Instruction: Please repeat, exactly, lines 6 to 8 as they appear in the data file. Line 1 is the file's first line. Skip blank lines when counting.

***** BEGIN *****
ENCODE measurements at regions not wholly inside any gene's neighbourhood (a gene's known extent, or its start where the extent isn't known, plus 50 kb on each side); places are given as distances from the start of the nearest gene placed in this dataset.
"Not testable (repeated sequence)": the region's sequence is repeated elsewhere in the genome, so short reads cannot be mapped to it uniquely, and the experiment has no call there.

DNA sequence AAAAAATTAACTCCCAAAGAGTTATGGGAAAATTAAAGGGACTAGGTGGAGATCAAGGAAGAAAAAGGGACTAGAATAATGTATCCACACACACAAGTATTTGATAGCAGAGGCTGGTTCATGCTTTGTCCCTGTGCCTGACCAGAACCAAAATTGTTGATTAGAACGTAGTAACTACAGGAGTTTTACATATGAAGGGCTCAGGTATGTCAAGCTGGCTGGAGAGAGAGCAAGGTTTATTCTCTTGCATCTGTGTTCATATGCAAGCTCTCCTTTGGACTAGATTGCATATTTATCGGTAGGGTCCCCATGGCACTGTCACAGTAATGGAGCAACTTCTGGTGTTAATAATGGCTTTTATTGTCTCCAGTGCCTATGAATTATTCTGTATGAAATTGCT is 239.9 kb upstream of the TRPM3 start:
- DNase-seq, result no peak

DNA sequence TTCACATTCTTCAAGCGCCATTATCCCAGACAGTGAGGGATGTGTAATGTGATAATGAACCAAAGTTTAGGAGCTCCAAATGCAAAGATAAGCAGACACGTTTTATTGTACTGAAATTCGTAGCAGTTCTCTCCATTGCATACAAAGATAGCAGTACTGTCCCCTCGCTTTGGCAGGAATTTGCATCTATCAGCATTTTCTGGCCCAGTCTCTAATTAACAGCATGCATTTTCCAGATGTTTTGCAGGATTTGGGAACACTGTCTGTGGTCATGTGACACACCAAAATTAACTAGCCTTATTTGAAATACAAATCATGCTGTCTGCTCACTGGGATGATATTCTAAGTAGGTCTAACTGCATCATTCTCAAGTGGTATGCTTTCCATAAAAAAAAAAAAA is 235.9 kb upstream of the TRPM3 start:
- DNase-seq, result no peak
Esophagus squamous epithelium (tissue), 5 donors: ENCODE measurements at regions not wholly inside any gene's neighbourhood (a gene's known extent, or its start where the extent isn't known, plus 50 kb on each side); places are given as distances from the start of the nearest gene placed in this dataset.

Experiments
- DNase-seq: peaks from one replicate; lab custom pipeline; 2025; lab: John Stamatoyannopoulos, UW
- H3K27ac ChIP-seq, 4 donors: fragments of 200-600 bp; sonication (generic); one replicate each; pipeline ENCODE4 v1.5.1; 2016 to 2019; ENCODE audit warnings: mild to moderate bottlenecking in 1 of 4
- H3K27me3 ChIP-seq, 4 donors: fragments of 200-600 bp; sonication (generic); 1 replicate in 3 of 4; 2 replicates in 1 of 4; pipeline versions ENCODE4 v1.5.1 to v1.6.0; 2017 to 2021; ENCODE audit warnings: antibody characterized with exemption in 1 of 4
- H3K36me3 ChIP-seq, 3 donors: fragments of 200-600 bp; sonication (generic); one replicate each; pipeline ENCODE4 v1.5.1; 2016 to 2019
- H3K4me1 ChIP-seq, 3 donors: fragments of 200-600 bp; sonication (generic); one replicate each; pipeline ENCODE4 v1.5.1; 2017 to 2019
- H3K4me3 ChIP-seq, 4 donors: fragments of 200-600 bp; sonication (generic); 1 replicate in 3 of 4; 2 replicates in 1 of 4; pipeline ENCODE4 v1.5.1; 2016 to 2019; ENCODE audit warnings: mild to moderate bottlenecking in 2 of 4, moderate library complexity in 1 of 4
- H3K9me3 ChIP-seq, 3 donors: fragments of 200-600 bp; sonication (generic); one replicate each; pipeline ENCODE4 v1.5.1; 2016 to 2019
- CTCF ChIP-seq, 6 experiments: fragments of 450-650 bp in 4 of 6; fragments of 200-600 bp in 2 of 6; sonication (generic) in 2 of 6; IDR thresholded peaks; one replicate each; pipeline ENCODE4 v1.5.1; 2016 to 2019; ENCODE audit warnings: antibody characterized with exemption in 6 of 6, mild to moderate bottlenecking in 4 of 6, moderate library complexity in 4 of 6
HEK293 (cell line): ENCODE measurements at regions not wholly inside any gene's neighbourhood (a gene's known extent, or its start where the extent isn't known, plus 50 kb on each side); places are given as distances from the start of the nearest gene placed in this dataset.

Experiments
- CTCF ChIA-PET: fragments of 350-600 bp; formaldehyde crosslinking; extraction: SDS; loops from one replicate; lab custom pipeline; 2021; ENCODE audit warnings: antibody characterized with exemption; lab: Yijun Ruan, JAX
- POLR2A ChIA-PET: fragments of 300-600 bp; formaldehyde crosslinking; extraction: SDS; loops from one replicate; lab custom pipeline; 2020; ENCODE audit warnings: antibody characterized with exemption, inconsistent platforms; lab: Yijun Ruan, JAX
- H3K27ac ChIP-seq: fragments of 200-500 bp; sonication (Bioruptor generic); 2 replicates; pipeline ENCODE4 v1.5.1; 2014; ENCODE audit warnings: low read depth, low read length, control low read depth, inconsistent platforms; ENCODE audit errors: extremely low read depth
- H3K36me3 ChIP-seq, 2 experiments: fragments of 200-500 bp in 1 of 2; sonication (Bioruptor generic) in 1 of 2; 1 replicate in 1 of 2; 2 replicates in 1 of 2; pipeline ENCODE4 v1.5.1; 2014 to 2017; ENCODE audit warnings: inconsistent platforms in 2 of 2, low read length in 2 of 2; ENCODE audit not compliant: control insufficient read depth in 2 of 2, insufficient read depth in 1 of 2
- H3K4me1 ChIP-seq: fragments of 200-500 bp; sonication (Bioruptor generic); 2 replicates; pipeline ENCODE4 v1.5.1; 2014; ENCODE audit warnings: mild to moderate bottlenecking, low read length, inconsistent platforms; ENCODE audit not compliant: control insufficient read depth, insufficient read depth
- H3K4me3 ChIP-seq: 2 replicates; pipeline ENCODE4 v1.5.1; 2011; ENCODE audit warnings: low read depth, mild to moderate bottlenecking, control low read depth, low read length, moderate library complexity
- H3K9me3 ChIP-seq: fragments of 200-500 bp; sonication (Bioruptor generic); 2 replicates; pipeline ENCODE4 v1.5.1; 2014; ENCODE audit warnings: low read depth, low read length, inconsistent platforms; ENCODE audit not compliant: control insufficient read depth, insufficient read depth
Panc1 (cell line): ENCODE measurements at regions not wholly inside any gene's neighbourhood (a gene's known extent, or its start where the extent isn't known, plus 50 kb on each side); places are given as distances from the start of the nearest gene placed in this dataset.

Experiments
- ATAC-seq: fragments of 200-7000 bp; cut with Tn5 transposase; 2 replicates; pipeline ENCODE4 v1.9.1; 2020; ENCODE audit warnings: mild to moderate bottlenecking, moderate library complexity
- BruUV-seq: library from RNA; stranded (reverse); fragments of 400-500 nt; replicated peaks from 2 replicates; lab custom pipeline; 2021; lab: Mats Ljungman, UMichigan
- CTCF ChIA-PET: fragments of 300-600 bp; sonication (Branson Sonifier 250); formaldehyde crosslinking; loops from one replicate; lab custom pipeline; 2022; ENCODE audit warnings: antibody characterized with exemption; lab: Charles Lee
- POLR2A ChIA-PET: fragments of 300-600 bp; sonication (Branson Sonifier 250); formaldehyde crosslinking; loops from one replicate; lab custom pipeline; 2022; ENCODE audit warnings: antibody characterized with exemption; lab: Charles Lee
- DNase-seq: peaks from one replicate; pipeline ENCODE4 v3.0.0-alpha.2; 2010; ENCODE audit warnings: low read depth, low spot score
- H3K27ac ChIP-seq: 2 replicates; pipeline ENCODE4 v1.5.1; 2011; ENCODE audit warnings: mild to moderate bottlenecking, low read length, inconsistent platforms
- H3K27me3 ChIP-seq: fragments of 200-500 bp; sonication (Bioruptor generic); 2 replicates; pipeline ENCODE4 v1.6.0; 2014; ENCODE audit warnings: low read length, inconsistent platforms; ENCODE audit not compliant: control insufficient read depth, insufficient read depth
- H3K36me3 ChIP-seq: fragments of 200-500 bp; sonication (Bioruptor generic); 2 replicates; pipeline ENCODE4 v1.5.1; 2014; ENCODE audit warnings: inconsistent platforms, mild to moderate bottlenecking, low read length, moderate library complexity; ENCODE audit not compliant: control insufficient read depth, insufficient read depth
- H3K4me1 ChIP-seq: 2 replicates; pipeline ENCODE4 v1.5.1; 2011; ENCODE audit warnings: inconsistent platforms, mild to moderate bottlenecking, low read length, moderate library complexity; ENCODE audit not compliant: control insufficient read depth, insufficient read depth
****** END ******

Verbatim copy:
- DNase-seq, result no peak
Esophagus squamous epithelium (tissue), 5 donors: ENCODE measurements at regions not wholly inside any gene's neighbourhood (a gene's known extent, or its start where the extent isn't known, plus 50 kb on each side); places are given as distances from the start of the nearest gene placed in this dataset.

Experiments